I wonder if this is how the woman or the man or the little child upon the shoulder of her father felt as they waved the palm flags over their heads and cried, "Hosanna!" Was it a sunny day? Was it a perfect day for the parade? Were they tired of the dullness of life and longing for a festival? Was someone selling olives and figs to raise money for the synagogue or local children's sports group? Were town musicians on hand to keep the crowd merry and entertained? Were young maids vying to be crowned "Palm Princess?"

Does anyone now or did anyone then see the sacrifice about to be made by the one at the very center of the street? Did they hear the prayer of their own word, "Hosanna!--save us, now!" Did anyone even have a clue as to their deep need and the great cost to meet that need?

Just as we see soldiers in dress uniform marching to the beat of the drum and the music of the band and think, "O how handsome! O how wonderful!" and do not consider toward what they are marching, I believe the crowd on that first Palm Sunday had no idea what was before the Man they were heralding.

Soon, the soldiers will load the boats or the planes and be taken into the fray of the battle. Soon, the Christ will load the cross and be the target of all of Satan's fury and fiery arrows.

We smile and cheer and sing our songs, and cannot imagine what lies ahead. We do not comprehend the cost of the requested salvation.

Wednesday, November 3, 2010

Day 305: The little donkey

Today's Reading: Luke 18:15-19:48

I woke this morning at the dawn
And put my muddy boots upon
My feet and trudged out to the barn
To feed my gentle donkey.

Her foal, a frisky little thing,
Nudged at her teet, the milk to bring,
I brought her oats, she thought I king!
I stroked my gentle donkey.

Each day, this ritual performed
Each day, inside our musty barn
Each day, upon each chilly morn
Tending my gentle donkey.

One day a knock came at my door
Two men I had not seen before
Two men now seeking to implore
About my gentle donkey.

They looked her up, they looked her down
And then upon the colt's fair crown
They pat his back, his belly round
Wanting my gentle donkey.

"This young unbridled buck will do."
I asked, "For what?" And "Why?" And "Who?"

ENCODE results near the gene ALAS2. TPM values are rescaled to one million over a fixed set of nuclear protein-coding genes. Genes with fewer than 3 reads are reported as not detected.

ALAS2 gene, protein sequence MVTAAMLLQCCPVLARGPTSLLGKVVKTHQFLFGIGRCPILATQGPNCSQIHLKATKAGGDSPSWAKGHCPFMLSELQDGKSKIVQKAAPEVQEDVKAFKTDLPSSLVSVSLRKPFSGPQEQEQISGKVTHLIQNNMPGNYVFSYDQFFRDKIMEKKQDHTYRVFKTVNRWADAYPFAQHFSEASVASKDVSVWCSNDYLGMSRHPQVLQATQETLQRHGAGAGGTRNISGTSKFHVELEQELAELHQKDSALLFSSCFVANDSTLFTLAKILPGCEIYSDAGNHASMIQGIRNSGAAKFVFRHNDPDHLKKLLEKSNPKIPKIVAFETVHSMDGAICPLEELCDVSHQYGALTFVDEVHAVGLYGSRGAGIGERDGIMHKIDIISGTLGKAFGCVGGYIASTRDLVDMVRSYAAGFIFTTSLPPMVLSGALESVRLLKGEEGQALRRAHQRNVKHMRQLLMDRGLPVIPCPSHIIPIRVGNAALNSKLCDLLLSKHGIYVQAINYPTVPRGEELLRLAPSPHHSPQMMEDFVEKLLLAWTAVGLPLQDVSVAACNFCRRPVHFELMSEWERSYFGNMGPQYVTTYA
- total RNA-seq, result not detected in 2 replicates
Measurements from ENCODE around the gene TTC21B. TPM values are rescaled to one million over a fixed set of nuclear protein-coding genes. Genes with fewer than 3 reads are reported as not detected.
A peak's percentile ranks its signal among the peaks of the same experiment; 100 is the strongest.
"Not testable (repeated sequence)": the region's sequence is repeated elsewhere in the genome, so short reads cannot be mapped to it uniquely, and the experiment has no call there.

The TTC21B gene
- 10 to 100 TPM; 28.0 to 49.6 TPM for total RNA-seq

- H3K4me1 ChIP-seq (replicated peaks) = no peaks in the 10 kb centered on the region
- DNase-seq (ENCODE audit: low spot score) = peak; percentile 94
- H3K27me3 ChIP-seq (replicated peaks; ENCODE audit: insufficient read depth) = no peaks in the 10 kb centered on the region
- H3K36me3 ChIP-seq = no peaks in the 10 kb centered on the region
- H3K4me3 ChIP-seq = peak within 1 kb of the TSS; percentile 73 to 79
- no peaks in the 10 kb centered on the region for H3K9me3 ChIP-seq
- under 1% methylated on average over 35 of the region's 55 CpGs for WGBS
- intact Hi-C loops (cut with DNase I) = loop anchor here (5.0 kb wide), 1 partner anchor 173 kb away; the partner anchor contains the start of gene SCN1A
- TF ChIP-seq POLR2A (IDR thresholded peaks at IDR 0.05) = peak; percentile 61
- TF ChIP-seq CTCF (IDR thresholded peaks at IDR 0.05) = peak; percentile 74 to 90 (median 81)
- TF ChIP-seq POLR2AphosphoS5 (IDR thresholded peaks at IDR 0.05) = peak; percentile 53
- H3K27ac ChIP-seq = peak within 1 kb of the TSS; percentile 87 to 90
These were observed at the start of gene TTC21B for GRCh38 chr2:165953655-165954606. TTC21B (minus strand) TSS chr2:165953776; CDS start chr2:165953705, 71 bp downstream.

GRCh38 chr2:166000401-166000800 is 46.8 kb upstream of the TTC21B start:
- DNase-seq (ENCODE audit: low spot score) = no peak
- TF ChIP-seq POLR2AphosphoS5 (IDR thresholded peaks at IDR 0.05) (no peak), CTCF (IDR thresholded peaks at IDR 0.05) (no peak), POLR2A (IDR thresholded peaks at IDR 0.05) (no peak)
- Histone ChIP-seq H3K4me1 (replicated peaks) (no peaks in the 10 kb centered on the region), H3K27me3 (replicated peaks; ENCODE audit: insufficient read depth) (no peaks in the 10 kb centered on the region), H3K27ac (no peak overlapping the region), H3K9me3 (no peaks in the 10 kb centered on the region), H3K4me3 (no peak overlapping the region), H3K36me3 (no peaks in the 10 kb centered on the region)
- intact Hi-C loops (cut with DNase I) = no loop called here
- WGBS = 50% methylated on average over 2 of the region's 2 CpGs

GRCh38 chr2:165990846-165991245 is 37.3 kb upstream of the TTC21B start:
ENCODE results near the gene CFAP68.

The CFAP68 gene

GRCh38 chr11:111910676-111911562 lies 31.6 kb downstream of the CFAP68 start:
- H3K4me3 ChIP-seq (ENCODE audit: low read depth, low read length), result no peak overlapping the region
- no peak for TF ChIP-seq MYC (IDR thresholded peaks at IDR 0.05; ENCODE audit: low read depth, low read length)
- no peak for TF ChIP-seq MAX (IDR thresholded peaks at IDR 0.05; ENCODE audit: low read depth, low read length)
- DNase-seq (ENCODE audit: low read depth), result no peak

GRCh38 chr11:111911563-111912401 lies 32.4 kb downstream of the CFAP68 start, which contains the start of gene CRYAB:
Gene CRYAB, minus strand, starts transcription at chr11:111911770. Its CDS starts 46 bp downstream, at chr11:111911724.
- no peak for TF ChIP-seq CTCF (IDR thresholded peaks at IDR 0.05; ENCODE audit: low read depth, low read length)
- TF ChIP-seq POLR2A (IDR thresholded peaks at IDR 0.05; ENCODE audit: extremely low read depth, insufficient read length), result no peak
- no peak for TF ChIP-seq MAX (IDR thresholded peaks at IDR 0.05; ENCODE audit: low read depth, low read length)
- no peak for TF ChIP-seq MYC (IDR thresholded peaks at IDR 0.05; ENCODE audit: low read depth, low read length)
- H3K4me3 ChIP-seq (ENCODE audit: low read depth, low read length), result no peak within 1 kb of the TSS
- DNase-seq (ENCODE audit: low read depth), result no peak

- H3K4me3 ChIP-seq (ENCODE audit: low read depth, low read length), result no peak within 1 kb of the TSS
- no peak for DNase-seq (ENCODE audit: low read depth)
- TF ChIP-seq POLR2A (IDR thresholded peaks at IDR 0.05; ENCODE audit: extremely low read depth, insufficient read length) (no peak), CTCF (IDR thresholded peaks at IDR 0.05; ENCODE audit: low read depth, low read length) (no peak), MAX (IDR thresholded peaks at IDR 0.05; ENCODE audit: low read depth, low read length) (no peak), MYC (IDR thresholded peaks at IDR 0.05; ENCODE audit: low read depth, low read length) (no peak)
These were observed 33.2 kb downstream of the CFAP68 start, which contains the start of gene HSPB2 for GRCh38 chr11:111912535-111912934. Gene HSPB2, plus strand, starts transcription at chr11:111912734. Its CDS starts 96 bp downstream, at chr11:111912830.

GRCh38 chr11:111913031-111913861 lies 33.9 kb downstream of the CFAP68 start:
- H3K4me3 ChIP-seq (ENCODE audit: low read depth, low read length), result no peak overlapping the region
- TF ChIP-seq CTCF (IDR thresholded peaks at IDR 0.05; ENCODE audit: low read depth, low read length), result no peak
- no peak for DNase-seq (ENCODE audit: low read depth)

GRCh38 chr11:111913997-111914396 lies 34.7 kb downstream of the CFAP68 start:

"It's what the LORD requires of you."
They said, about my donkey.

From time beginning was the plan
For this young buck to bear the Man
Upon whom all Creation stands
Who'll ride my little donkey.

And so the donkey was not mine
But created for this time
When all of life will sing the rhyme--
The King upon His donkey.

The reins I put into his hand.
Such joy to think me in the plan
To raise, and then be in the band
Led by this little donkey.

O LORD, you are so good and fair
To let me in your kingdom share
By tending and by giving care
To yours--Your little donkey.

Monday, November 1, 2010

Day 304: My favorite parable!

Today's Reading: Matthew 20-21

What's your favorite parable? For many, the parable of the Prodigal Son gets top bid. Other's who love the twenty-third Psalm vote for the parable of the Good Shepherd. The parable of the workers in the vineyard is my very most favorite one of all.

To me as one who has "worked in the vineyard" since the early morning, it gives great hope and intense joy to think it is never too late here on this earth to turn to Jesus. What absolutely gorgeous grace!

Many get upset with this parable, as if working in the fields of the LORD was a labor not filled with joy. To me, being a Christian and walking with the LORD with the Holy Spirit to guide me has been the most abundant life I can imagine! Oh, that everyone could feel such contentment and joy their whole lives long.

And as far as heaven goes, I say, the more the merrier! Why would anyone who loves the LORD want to complain about more people receiving mercy, just like me. Grace is an amazing thing---the more Christ shares, the more there is.

So here's to the 9:00, Noon, 3:00, 6:00 and late evening entrants into the vineyard. I say, welcome, and pass them a glass of wine!

My Father says:
My house must be filled; Come in!
The table is spread; Come in!
You who are hungry for righteousness--Come in!